The Madison Metropolitan School District recently updated its policy for students regarding nutrition and physical education, but the Madison School Board wants more time for the public to review the plan.
The board was originally scheduled to vote on the policy at Monday’s upcoming board meeting, but the vote may be pushed back.
MMSD officials rewrote the district wellness policy to align with new United States Department of Agriculture standards. The USDA mandated that all school districts set specific goals for physical and nutritional education, create standards for foods and beverages not sold to students (classroom parties or snacks versus school lunches and vending machines) and have a person at each school who ensures compliance.
Parents who spoke at a School Board meeting earlier this week were concerned that MMSD did not include language in the reworked policy around outdoor education, recess, school lunches and public participation in the process.
“I ask you not to approve the policy on the table today when it comes up for a vote next week,” said Cris Carusi, a parent who also ran in the School Board primary for Seat 6 earlier this year. “Passing it would represent a lost opportunity to create a policy that is even better than the one that we have right now and reflects what families across the district really want for their kids and for their schools.”
Dylan Pauly, legal counsel for MMSD, said the language parents were concerned about was moved from district policy to “guidance documents.” Pauly said the change allows the district to be more “nimble” when setting policy guidelines.
“We just felt that some of that level of detail was not at a board policy level, but at a guidance level. We have not gotten rid of that language, we’ve moved it into a different set of documents,” Pauly said. “The changes were not to get rid of anything or signal that we will end outdoor education or not be serving school lunches, but rather looking at those existing opportunities and providing a better home for that resource and guidance.”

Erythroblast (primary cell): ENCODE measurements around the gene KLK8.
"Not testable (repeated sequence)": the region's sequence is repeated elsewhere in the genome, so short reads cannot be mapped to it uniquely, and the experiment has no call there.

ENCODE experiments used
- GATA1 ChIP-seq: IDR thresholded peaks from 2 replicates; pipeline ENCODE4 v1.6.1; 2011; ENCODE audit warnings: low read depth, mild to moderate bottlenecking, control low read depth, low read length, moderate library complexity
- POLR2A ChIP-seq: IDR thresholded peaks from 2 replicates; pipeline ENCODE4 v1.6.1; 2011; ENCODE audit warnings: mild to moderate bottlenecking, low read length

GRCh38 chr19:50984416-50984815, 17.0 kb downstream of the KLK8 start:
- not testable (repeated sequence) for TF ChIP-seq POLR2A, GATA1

Currently, some of the district’s policies, including the wellness policy, include the policy itself and procedures for implementation. The board typically revisits policy every five years.
Superintendent Jennifer Cheatham said the practice of including guidance documents for a policy is consistent with what the district has done for other policies, including budgeting and allocation.
“There are explicit rules in (guidance documents), things you must do and guidance on the places where there is flexibility,” she said. “We don’t want to wait five years to update the guidance on snacks in schools.”
Board member TJ Mertz said that there are positive and negative aspects to the policy and guidance document structure.
“Clearly there is a loss of flexibility, but there is also an important statement that this is something that is to be universally followed in the district, and any changes have to be done in a public manner by the Board of Education,” he said.
Pauly distributed copies of the guidance document to board members and the public at last Monday’s meeting. Mertz skimmed the document but said he needed more time to thoroughly review it. Board member Mary Burke addressed similar concerns.
“The board hasn’t had any time (to review). The public hasn’t had any time to look at this document,” Burke said.
Pauly suggested that the board push the vote back until October so members and the public have time to review the guidance document. The delay would also allow the district to revise the policy and implement feedback after the district’s fall wellness committee meeting.